ACH Study Groups
Ben & Fran Gilmore – Cofounders
7659 Gingerblossom Drive
Citrus Heights, CA 95621
Thursday, February 10, 2022
This is a letter to our friends –
When does democracy work?
DEMOC̵´RACY, n. [Gr. δημοκρατια; δημος, people, and κρατεω, to possess, to govern.]
Government by the people; a form of government, in which the supreme power is lodged in the hands of the people collectively, or in which the people exercise the powers of legislation. Such was the government of Athens. [Webster 1828]]
“Government by the people” sounds like a good idea – but – it only works in a small group.
Let’s consider a New England colonial town. The city limits were set by how far one walked to the meeting house (usually a church). Every citizen voted on every issue. Think, “majority rule”.
The town’s only well needed an expensive replacement. Every citizen was required to share the expense. That was a real hardship on the widow Brown with her 9 children! She worked hard to care for her kids. The older ones did what they could to help, but the water tax would cause Mrs. Brown to make some hard choices. She had 10 tax shares.
The character of the town was good. Mrs. Brown’s share was quietly covered by neighbors.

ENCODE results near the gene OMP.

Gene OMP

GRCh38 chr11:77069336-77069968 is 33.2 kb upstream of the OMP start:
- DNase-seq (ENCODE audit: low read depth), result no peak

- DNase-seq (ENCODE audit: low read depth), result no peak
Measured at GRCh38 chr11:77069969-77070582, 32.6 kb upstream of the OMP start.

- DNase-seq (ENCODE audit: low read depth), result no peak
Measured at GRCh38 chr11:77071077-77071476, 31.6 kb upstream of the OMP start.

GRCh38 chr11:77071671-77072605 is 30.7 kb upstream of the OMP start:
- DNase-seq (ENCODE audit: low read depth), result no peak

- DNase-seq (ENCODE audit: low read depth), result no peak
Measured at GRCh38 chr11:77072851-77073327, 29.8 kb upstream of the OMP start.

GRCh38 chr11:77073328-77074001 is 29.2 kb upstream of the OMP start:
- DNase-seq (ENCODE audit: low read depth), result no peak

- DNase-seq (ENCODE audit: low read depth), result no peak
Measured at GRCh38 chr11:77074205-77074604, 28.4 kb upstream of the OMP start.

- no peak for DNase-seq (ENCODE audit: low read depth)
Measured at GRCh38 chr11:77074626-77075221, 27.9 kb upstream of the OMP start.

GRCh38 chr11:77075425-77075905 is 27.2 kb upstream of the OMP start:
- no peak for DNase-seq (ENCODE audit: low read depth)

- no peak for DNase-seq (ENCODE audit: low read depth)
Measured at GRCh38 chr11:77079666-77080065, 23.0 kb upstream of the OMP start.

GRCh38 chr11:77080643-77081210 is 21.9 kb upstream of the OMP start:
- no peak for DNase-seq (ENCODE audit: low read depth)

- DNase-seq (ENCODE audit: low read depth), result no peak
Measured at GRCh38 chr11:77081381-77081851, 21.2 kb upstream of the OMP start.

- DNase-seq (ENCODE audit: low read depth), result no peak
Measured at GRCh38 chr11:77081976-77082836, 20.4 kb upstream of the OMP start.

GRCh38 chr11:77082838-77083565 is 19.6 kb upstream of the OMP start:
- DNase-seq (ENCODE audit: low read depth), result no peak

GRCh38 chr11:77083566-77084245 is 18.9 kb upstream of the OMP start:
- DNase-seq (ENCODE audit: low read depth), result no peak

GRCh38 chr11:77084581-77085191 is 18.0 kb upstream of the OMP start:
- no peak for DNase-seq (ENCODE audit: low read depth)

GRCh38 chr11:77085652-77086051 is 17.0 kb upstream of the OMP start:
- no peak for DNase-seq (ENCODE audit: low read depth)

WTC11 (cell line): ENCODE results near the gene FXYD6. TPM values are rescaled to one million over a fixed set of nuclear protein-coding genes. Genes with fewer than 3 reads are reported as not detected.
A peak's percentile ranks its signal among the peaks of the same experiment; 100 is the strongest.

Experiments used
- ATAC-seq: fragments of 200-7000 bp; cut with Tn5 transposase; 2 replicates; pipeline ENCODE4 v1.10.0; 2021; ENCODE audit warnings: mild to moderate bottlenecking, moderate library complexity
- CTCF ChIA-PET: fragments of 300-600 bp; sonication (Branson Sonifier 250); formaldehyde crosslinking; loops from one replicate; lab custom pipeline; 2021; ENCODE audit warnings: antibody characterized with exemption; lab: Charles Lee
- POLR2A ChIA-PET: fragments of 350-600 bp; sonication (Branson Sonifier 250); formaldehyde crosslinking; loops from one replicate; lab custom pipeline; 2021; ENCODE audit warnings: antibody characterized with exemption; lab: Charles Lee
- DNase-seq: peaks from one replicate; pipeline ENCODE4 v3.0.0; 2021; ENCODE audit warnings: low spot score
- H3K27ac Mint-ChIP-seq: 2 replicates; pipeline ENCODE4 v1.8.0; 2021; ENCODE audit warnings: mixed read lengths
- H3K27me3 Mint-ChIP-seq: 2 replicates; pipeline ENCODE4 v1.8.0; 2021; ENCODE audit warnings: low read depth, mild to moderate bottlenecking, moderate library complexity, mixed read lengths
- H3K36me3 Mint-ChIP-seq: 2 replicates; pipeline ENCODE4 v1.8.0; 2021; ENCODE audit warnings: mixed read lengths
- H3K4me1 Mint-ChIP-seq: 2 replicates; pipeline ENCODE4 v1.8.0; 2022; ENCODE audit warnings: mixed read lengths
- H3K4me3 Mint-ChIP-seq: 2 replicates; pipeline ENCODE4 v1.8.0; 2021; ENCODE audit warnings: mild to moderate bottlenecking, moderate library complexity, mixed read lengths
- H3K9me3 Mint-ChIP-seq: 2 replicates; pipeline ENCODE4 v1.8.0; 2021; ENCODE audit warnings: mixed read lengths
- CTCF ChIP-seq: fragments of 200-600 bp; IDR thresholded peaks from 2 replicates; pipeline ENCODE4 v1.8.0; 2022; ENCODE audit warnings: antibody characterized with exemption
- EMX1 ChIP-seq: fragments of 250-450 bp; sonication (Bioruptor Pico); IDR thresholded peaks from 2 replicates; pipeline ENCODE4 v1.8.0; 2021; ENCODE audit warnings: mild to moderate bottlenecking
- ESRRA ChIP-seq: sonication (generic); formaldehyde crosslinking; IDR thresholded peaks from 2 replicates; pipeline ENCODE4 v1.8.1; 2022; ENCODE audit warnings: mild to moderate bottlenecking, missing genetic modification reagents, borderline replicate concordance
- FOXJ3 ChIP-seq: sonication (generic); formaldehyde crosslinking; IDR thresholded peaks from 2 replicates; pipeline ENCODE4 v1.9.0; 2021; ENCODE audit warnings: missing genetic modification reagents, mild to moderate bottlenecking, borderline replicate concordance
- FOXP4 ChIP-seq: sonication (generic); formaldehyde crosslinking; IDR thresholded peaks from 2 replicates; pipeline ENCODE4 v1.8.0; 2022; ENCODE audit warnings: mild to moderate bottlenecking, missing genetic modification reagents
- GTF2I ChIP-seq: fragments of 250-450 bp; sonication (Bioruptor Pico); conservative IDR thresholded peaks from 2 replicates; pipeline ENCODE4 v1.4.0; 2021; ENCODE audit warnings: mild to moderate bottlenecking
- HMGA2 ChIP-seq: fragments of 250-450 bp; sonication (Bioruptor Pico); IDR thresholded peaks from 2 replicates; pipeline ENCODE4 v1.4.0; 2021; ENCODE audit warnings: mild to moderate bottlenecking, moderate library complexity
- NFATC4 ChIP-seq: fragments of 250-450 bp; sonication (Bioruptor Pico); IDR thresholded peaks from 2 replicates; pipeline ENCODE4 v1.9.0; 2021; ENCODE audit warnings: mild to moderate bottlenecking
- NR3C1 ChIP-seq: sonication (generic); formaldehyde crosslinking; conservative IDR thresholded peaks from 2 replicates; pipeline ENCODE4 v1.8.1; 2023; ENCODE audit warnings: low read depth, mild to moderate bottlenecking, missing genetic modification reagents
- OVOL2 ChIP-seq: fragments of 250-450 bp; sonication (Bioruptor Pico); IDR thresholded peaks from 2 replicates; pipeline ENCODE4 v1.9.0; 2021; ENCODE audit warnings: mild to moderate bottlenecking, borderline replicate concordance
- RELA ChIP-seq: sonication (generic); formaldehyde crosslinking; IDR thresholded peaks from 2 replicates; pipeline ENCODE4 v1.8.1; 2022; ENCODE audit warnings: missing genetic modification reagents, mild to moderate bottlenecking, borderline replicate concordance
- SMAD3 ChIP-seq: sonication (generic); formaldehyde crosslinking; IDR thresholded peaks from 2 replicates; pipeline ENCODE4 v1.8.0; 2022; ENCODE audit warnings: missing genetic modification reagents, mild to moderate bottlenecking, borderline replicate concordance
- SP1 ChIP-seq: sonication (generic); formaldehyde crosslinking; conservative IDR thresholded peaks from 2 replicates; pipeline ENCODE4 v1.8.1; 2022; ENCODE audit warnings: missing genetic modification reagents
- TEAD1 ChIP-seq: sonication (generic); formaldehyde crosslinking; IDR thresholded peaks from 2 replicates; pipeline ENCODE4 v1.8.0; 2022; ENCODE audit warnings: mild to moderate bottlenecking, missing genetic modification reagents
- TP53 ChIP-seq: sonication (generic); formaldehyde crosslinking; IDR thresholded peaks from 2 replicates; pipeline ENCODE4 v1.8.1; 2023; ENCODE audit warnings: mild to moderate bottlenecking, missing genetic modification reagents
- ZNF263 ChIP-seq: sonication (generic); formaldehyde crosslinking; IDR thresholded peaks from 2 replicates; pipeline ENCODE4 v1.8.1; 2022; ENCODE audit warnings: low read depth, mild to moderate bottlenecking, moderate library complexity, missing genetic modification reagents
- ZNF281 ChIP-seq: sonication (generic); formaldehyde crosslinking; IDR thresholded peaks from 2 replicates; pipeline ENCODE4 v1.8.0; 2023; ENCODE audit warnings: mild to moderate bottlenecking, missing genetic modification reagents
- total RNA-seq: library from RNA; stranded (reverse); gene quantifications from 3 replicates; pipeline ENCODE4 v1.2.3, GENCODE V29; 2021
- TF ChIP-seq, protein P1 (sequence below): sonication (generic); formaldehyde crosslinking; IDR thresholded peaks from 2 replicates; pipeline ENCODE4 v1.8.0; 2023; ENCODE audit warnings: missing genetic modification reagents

Suppose I am wrong about the town’s character. Every time her neighbors pass the Browns’ house they see her kids, wearing ragged clothes and losing weight. Conscience is a powerful self-policing force. In small groups the majority is aware of the impact of their decisions upon the minority. Not so, when the group grows too large. The majority can become a mob, motivated by emotion.
REPUB´LIC̵, n. [L. respublica; res and publica; public affairs.] 1. A commonwealth; a state in which the exercise of the sovereign power is lodged in representatives elected by the people. In modern usage, it differs from a democracy or democratic state, in which the people exercise the powers of sovereignty in person. Yet the democracies of Greece are often called republics… [ Webster 1828]
In a republic, the minority has a representative to speak in their behalf. Once a group grows too large the minority is often overlooked. (In a lynch-mob, only one man objects!)
That is why our founders tried to break down the large groups into subgroups. Before the 17th amendment (1914), the two senators from each state were to be elected by their state legislatures. California has 40 state senators and 80 assemblymen. Thus originally, our senators were answerable to only 120 electors. But – Those electors, in turn, were answerable to smaller state districts.
Since 1914 our senators are answerable to the whole state-wide electorate! So much for Mrs. Brown! A senator answerable to 39 million voters is answerable to no one! Who is going to gather enough votes to challenge him.
These columns are archived since 12/10/09